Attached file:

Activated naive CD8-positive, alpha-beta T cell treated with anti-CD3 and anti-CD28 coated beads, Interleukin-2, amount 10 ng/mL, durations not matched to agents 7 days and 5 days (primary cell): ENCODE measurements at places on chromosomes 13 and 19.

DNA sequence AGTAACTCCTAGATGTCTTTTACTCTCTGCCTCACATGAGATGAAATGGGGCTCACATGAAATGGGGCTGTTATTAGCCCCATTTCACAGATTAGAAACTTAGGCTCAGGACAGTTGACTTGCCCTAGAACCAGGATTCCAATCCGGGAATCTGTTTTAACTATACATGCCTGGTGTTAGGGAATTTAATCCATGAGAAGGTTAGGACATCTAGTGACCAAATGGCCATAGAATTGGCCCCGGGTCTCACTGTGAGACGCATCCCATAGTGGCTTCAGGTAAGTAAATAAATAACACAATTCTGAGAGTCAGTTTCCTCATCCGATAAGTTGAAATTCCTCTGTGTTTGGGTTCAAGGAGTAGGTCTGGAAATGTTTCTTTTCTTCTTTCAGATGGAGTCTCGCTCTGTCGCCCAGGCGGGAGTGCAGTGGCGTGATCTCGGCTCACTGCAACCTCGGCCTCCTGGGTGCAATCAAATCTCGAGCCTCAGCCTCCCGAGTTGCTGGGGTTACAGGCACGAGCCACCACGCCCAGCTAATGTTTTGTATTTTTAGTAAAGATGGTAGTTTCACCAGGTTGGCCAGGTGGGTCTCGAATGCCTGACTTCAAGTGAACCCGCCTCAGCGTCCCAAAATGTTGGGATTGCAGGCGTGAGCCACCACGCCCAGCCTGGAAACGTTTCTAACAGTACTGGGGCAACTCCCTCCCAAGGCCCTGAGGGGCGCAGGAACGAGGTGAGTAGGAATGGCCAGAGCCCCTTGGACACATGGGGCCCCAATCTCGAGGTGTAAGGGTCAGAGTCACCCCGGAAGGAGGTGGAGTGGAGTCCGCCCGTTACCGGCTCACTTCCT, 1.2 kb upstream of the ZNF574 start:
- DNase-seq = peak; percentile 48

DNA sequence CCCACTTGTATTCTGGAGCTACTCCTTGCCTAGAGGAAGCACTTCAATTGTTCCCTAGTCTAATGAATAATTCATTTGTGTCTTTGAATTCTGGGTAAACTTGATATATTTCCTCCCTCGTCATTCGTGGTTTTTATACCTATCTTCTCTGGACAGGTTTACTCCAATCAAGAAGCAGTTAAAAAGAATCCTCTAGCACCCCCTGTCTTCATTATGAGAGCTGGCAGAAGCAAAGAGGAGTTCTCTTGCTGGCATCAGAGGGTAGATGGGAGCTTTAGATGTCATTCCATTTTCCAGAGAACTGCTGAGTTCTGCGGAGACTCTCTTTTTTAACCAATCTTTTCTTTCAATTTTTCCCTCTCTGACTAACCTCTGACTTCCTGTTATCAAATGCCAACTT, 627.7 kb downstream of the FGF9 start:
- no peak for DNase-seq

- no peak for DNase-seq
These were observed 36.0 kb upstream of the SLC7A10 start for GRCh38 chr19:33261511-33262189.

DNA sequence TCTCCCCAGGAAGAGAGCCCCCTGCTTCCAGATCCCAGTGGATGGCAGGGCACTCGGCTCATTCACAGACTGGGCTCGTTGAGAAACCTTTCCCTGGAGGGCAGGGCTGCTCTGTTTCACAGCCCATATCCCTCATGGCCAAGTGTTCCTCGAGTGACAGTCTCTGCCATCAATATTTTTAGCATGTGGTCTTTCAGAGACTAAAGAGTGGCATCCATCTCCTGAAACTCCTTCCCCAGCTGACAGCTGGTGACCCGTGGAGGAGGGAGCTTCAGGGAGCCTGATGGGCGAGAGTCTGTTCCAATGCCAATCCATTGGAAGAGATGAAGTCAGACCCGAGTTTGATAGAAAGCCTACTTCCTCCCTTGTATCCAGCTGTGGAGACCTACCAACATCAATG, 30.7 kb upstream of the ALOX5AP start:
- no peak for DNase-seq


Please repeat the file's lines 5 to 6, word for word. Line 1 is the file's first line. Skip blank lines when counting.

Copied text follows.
- no peak for DNase-seq

- no peak for DNase-seq